Charity launches football network

Web walking football launch

The Scottish Walking Football Network brings together five national organisations to support and enable the development of the game across Scotland

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3rd March 2016 by Paul Cardwell 0 Comments

Scotland’s first ever walking football network has been set up by health charity Paths For All.

The Scottish Walking Football Network brings together five national organisations to support and enable the development of the game across Scotland.

Paths for All, Age Scotland, Scottish Association for Mental Health, Scottish Football Association and the Scottish Professional Football League Trust have all been brought together.

Walking Football is a slow-paced version of football developed for people over the age of 50. It is similar to the normal game, but with one small difference – there is no running or jogging.

It’s great to see people reignite their passion for football by making it accessible to them once again

There are already over 45 locations in Scotland already offering the sport and the new network aims to further grow the sport, create links between clubs and signpost people to their nearest team.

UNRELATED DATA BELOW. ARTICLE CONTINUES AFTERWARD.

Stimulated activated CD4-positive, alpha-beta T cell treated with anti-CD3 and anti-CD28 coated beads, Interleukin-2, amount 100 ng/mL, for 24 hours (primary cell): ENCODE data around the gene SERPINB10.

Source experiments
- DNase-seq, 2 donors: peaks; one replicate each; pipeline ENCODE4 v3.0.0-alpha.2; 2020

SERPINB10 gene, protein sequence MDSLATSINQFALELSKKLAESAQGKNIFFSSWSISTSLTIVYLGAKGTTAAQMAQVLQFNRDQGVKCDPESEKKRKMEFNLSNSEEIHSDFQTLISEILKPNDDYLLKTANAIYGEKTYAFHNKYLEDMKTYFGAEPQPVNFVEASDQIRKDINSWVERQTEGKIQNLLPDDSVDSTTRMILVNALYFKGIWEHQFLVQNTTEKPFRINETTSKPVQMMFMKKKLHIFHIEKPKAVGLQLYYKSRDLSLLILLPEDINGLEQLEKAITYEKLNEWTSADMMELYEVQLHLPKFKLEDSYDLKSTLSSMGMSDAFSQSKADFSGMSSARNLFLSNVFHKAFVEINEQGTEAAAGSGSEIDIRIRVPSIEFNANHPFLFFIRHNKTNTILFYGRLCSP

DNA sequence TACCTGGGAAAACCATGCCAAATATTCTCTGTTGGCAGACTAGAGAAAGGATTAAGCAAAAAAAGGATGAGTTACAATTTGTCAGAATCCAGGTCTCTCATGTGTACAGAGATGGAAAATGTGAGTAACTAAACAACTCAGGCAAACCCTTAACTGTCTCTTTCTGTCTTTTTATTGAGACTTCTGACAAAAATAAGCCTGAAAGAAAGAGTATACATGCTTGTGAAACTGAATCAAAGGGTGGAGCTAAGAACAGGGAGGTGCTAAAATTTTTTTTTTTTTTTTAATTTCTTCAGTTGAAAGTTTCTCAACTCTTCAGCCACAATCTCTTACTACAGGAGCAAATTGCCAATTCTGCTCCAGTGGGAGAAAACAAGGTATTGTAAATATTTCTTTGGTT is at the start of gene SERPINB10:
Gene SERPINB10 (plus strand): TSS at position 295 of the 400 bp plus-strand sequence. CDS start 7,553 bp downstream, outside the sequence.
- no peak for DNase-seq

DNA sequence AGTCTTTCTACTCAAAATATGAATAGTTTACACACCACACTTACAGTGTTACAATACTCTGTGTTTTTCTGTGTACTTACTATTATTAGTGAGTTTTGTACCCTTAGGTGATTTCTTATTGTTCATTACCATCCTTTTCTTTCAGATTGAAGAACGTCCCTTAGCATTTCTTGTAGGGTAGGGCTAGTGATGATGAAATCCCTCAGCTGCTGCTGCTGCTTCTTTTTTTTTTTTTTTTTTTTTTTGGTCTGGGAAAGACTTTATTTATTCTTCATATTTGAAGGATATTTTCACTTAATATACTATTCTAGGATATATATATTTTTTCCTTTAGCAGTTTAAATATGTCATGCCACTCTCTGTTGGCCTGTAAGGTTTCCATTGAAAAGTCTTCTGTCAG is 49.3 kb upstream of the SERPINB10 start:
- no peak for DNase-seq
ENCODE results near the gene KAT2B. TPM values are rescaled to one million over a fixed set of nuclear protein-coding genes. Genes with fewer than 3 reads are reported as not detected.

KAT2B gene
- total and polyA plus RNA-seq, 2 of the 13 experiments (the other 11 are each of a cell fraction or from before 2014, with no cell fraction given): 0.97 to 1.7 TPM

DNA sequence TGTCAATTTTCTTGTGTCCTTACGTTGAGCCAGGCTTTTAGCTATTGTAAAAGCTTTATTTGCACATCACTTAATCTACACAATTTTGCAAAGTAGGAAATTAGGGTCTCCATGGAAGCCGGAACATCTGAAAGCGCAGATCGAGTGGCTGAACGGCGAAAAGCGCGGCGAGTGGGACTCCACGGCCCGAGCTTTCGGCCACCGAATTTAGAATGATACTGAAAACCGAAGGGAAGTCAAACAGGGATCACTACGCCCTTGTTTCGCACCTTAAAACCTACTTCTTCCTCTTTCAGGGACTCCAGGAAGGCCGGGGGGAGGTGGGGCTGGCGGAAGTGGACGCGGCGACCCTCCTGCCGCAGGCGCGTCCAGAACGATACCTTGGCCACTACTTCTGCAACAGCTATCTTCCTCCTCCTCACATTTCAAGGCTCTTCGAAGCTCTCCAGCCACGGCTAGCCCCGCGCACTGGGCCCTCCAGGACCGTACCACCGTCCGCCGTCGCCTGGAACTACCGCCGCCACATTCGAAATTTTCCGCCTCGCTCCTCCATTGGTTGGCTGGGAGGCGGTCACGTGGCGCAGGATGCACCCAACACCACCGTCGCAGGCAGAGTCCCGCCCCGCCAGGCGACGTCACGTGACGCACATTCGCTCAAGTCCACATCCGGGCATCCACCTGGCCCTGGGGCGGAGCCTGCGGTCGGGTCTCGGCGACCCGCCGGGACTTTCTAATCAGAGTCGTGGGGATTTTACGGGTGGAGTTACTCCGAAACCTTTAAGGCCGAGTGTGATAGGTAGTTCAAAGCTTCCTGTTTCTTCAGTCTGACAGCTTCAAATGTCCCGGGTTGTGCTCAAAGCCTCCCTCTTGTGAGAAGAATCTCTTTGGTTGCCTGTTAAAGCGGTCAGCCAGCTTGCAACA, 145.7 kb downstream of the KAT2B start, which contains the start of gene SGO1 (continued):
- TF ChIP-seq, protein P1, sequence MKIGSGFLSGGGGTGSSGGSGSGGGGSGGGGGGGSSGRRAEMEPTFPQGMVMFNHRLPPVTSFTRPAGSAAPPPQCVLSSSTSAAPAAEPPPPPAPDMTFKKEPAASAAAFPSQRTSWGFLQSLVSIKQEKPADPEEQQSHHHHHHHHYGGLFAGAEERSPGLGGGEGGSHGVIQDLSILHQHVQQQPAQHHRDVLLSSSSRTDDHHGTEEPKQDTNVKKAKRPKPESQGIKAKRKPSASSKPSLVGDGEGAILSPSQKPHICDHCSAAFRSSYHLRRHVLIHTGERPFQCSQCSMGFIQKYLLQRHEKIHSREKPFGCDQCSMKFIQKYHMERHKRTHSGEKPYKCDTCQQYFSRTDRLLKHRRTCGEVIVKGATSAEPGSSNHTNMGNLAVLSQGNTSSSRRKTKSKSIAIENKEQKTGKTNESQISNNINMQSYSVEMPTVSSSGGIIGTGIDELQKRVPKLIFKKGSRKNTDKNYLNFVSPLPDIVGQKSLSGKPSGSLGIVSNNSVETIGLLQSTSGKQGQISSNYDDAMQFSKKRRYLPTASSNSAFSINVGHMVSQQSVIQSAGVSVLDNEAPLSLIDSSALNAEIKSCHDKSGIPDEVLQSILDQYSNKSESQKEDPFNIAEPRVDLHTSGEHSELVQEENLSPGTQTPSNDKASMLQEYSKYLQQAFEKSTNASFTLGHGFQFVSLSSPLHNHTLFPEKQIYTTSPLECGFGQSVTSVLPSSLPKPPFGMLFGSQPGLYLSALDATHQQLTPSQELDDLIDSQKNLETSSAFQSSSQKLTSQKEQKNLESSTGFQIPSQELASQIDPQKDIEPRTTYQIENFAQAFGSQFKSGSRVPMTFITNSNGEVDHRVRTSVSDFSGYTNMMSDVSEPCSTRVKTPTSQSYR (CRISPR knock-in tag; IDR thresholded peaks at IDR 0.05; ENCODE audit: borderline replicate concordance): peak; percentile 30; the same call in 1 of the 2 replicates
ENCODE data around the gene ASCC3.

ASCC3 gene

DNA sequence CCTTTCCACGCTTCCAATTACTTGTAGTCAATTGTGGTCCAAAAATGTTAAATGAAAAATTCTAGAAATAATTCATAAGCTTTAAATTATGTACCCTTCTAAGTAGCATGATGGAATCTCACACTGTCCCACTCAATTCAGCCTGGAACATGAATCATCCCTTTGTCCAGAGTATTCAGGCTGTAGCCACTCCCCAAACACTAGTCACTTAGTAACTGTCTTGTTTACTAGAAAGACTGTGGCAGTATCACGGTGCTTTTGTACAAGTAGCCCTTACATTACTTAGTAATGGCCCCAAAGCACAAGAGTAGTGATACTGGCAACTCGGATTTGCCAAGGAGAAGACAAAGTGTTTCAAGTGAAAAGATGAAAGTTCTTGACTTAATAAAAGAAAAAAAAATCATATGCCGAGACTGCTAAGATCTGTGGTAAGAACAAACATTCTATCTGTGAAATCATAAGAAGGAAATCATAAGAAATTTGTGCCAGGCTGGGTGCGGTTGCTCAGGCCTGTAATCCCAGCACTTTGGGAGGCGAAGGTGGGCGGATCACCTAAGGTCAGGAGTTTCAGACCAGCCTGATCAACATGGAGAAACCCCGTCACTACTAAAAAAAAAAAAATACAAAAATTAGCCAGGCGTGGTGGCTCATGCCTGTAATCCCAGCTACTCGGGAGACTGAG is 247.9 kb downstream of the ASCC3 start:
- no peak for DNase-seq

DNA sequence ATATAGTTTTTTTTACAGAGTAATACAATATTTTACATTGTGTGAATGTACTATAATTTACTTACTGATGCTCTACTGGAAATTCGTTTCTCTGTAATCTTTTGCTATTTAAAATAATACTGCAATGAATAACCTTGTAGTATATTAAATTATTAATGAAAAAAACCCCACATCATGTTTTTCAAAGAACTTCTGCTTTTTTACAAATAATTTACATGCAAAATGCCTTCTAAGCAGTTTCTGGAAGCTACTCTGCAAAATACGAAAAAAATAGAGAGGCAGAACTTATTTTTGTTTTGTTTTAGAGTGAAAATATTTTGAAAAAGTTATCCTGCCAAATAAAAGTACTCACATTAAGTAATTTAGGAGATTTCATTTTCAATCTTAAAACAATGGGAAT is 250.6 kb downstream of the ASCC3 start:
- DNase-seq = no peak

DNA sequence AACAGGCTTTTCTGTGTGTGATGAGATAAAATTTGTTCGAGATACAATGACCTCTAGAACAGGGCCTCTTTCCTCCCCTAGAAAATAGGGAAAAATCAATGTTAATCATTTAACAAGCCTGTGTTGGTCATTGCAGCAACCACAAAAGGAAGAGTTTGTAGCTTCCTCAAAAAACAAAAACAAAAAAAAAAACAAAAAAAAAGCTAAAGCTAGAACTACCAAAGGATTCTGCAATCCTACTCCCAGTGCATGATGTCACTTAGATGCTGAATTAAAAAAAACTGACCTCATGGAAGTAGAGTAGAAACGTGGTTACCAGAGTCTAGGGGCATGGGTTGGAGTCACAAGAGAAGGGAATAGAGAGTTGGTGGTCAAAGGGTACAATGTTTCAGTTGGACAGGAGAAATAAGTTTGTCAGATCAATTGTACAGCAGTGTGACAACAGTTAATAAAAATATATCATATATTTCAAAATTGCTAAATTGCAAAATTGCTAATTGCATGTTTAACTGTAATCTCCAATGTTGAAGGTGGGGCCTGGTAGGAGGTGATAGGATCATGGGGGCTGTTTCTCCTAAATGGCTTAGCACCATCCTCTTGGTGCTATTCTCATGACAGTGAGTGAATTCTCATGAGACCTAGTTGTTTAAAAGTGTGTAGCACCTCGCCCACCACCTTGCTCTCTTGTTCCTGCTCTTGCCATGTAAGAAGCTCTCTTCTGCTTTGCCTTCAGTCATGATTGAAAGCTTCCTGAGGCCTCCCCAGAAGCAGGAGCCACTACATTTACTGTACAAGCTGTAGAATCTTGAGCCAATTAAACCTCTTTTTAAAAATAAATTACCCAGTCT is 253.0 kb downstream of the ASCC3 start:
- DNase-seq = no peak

Aimed particularly at older men, the sport is seen as a way of tackling both inactivity and social isolation.

Ian Findlay, chief officer of Paths for All, said: “It’s great to see people reignite their passion for football by making it accessible to them once again – just by slowing things down.

“With a love of football in the blood of so many Scottish people, we’re delighted to work in partnership to help as many people as possible continue to enjoy the beautiful game despite age, illness or injury and to reap the benefits.

“We’ve long been advocates of walking as the way to a happier, healthier nation and walking football is the perfect way to encourage people to get off the sofa and into a more active lifestyle again.”

Speaking at the launch of the network at Toryglen Regional Football Centre in Glasgow, Jamie Hepburn, Scottish Government minister for sport, health improvement and mental health, added: “Walking football is a great way to keep fit, learn new skills, have fun and socialise all at the same time. 

“Walking in itself can reduce the risk of a range of health conditions and promote better sleep and concentration. 

“The additional social benefits that come from participating in a football match make walking football a terrific and inclusive game and one I am proud to support.”

To find out more visit pathsforall.org.uk/walkingfootball.

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